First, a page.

There are three removal methods: laser, surgery and skin grafting. The laser method is the cheapest, at about ¥10,000 per square centimeter of skin. However, depending on the tattoo, it is likely that a shadow of the original pattern will be left behind, so others will know that the individual used to have a tattoo. Surgery, which means basically gouging out the skin and then sewing up the wound, costs about ¥30,000 per sq. cm. The tattoo is gone completely, but a scar remains. A skin graft, which involves cutting a chunk of flesh from another part of the body and using it to cover the tattoo, runs anywhere from ¥700,000 to ¥1,000,000. As the Isea doctor says, it’s too easy to get a tattoo, which is why so many people regret it in the morning, so to speak. In the end they want it removed regardless of the cost. “They always tell me it’s OK to leave a scar,” he says. The price you pay is more than just money.

Photo courtesy of Joshua Noblestone

Is nursing care insurance making nursing care recipients worse?

Friday, June 15th, 2012

Killing with kindness? Caregiver helps elderly woman into her apartment

Ever since the government launched the kaigo hoken system in 2000 to provide nursing care services for seniors, the health ministry reviews revenues and expenditures every year and adjusts them accordingly. What this means is that every year premiums go up, which makes sense since the number of seniors is increasing while the population in general remains static or shrinks. In 2000, 15.6 percent of the population was 65 or older. In 2011 the same demographic accounted for 21.4 percent of the population.

Starting at age 40, every resident of Japan pays kaigo hoken premiums, the amount determined by age and income. Even seniors who are eligible for and receive kaigo (nursing care) services pay premiums. They also bear 10 percent of the cost of their care. As each year passes, the burden gets heavier. In 2000, the average monthly premium for people 65 and older was ¥2,911. This past April, that amount breached ¥5,000, and it’s sure to go up. The baby boom generation will turn 75 in 2025, when it is estimated that the cost of kaigo hoken services, including the 10 percent that seniors bear, will total somewhere between ¥19 and ¥23 trillion. That’s twice the cost of such services in 2012. Consequently, average premiums for seniors will be more than ¥8,000.

Continue reading about kaigo hoken →

Japanese laws make abortion an economic issue

Sunday, May 13th, 2012

Women’s clinic in Chiba Prefecture

Contrary to what most people believe, abortion in Japan is not legal. The reason abortions are performed freely in Japan — 210,000 were reported in 2010, but the number is probably higher — is that shortly after the war the dataizai (illegal abortion) law was exchanged for the Eugenics Law to address the population boom. This law allowed for a pregnant woman to abort her child only if the pregnancy threatens her life or health, or if the woman is financially unable to raise the child. It did not make abortion a right available to any woman who wanted one.

It is thus assumed, for legal purposes, that the vast majority of women who undergo abortions do so for economic reasons. However, since there is no real provision for having women state their reasons when seeking abortions, and no woman in Japan has been prosecuted for aborting a fetus since World War II, abortion is considered effectively legal. It is also quite expensive. Unless the procedure is being carried out specifically for health reasons, national insurance will not cover it. This situation has lead to a paradox: Most women in Japan who seek abortions ostensibly do so because of financial hardship, but are nevertheless forced to pay a great deal of money to have those abortions performed.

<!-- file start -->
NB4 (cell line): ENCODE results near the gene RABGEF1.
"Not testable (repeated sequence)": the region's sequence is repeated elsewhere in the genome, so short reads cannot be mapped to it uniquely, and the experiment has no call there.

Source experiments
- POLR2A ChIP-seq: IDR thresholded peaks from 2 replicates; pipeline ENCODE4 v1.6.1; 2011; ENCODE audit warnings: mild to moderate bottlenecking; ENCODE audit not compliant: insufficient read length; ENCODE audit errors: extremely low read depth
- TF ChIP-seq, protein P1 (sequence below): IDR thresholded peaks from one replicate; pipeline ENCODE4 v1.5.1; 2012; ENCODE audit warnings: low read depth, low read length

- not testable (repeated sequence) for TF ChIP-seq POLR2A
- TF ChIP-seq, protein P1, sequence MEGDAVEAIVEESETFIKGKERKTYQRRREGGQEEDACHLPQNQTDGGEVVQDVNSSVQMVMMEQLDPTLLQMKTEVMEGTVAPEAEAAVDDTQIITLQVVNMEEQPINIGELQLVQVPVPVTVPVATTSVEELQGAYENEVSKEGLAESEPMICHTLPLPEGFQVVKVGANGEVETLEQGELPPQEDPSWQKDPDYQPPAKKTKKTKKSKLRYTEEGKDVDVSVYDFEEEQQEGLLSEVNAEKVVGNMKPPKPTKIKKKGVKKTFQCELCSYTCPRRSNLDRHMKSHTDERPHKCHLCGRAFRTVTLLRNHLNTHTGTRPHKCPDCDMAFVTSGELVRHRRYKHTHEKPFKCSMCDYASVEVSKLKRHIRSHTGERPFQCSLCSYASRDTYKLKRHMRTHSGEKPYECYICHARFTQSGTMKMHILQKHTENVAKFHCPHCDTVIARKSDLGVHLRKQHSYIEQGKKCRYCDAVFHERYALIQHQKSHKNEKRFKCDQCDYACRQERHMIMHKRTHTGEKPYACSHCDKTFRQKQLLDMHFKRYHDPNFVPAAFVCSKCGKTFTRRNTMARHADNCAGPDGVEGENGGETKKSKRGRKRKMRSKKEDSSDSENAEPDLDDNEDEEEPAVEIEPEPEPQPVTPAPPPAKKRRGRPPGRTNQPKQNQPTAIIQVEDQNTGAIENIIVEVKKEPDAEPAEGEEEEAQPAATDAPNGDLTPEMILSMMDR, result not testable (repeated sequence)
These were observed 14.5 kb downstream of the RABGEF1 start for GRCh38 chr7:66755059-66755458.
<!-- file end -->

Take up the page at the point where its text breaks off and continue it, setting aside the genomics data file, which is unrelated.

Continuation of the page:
According to our own Internet survey of gynecology services and comments on various blogs and websites, the cost of an abortion up to the 12th week of pregnancy ranges from ¥80,000 to ¥150,000, which is only the cost of the procedure and does not include consultation fees and medication. However, after the 12th week of pregnancy, the cost increases considerably. Abortions performed between the 12th and 22nd week of pregnancy are between ¥300,000 and ¥500,000. Also, if the patient suffers from a chronic condition that could complicate the procedure, such as asthma, she is required to undergo the procedure at a general clinic, which tends to be more expensive than a women’s clinic or a gynecology office.

Of course, if a physician concludes that the pregnancy threatens the woman’s life or health, insurance can be used for the abortion; and if the cost of the operation goes above a certain level, she can receive a refund for any money she pays out of pocket. Even if the cost does not rise above that designated level, if she files an income tax return she can deduct the cost of her abortion on her return, including money she paid for sanitary napkins and even the taxi fare to the clinic. But this is only if the procedure was done for health reasons. Other costs that apply but usually aren’t mentioned have to do with the aborted fetus. If an abortion (or miscarriage) takes place after the eleventh week of pregnancy, the attending physician has to fill out a death report which the mother then files at the local city office. After that she has to pay for cremation. There is also mizuko kuyo, or memorial services for aborted babies, which are completely optional, though some parties have tried to make a business out it.

Continue reading about the price of abortions in Japan →